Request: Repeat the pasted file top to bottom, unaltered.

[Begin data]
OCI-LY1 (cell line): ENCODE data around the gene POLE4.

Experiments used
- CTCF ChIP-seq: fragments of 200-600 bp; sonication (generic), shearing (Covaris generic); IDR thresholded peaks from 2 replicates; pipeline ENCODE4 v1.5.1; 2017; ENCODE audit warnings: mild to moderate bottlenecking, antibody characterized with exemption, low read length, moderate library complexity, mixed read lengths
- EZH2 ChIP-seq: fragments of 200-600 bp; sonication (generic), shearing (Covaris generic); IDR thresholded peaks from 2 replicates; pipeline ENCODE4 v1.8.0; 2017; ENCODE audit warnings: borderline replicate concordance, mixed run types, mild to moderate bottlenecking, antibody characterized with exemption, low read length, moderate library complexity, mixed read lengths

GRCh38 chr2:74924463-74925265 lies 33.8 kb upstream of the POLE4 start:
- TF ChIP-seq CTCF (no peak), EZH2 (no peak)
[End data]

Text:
OCI-LY1 (cell line): ENCODE data around the gene POLE4.

Experiments used
- CTCF ChIP-seq: fragments of 200-600 bp; sonication (generic), shearing (Covaris generic); IDR thresholded peaks from 2 replicates; pipeline ENCODE4 v1.5.1; 2017; ENCODE audit warnings: mild to moderate bottlenecking, antibody characterized with exemption, low read length, moderate library complexity, mixed read lengths
- EZH2 ChIP-seq: fragments of 200-600 bp; sonication (generic), shearing (Covaris generic); IDR thresholded peaks from 2 replicates; pipeline ENCODE4 v1.8.0; 2017; ENCODE audit warnings: borderline replicate concordance, mixed run types, mild to moderate bottlenecking, antibody characterized with exemption, low read length, moderate library complexity, mixed read lengths

GRCh38 chr2:74924463-74925265 lies 33.8 kb upstream of the POLE4 start:
- TF ChIP-seq CTCF (no peak), EZH2 (no peak)